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Recent ruling threatens net neutrality


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Last week the U.S. Court of Appeals for the District of Columbia ruled that the Federal Communication Commission (FCC) had limited power to control the actions of Internet service providers. The decision reversed an earlier FCC ruling in August 2008 that had promoted net neutrality

The earlier ruling declared it illegal for Comcast Corp. and other Internet service providers to restrict or block content online. The issue arose after Comcast was caught blocking users that where using file sharing programs to download big movie files. Comcast had voiced concern that these file sharing programs were causing huge slow downs for other users trying to connect to the same Internet.

The court ruling from last week’s hearings will make the FCC’s previous decision —that restricting and blocking content is illegal—no longer true. The panel of judges ruled that the FCC does not have the legal power to order these providers to stop interfering with consumers’ access to services. In other words, Internet service providers, like Comcast and Time Warner, can now slow down, speed up and block certain Web sites at their own will with out facing any legal repercussions.

As college students, it is undeniable that the Internet has changed the way we operate in our day-to-day lives. Whether through checking our e-mail accounts or Facebook pages, reading breaking news online or registering for classes, we have become increasingly dependent upon the Internet.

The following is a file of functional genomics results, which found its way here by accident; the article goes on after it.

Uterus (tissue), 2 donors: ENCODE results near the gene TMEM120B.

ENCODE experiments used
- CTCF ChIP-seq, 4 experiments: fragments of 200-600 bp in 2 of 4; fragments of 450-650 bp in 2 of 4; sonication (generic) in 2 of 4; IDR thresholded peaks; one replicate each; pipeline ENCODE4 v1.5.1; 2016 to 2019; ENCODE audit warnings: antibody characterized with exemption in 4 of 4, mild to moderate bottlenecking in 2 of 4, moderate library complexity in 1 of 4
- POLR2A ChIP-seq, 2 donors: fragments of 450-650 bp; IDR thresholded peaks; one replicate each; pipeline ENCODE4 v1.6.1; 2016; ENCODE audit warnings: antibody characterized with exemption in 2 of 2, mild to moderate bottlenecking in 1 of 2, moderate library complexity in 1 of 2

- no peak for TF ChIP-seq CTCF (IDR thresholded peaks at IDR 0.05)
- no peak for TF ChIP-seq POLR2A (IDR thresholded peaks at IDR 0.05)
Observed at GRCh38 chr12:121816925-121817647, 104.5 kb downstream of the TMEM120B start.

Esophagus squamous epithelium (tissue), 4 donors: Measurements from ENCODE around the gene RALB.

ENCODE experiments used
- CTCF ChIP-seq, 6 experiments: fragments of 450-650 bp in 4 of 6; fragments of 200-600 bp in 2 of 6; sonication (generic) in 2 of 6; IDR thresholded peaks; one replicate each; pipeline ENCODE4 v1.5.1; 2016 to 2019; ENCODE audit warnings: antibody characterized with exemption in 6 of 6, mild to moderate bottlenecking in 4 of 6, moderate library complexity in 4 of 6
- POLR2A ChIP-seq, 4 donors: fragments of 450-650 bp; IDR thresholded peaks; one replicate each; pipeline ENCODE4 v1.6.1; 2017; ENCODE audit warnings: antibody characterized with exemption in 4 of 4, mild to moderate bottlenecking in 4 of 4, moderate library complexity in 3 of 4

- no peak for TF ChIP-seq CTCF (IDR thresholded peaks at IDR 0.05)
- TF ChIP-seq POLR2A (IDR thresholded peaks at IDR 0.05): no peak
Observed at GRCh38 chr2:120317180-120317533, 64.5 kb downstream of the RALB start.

What’s more important than our reliance on the Internet is what the Internet can do. The Internet makes us all equal. Whether it’s a service, an item or a program, people now have the ability to create something, spread it and even sometimes make money from it, without having to fight big corporations just to be heard.

A large majority of us will spend the rest of our lives working with the Internet in some capacity and we cannot allow our Internet use to be inhibited by major corporations. This court ruling, that allows service providers to control the Internet, threatens to destroy the equality that makes the Internet such an incredible tool.

People have already expressed concern that major companies will able to unfairly control and restrict online content. For example Comcast, which is in the midst of merging with NBC Universal, will have the ability to slow down or even block content from competitors. It could then make its content, like news from msnbc.com or videos on Hulu, easier to view, give favor to users that subscribe to its Internet service and essentially, limit our exposure and access to diverse and valuable content.

During his campaign, President Barack Obama promised to put laws in place to protect the Internet from these threats. The Obama administration has yet to pass any legislation, but this most recent decision intensifies the need for government action to protect the quality of Internet content and our right to view it.

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The Student News Site of St. Edward's University
Recent ruling threatens net neutrality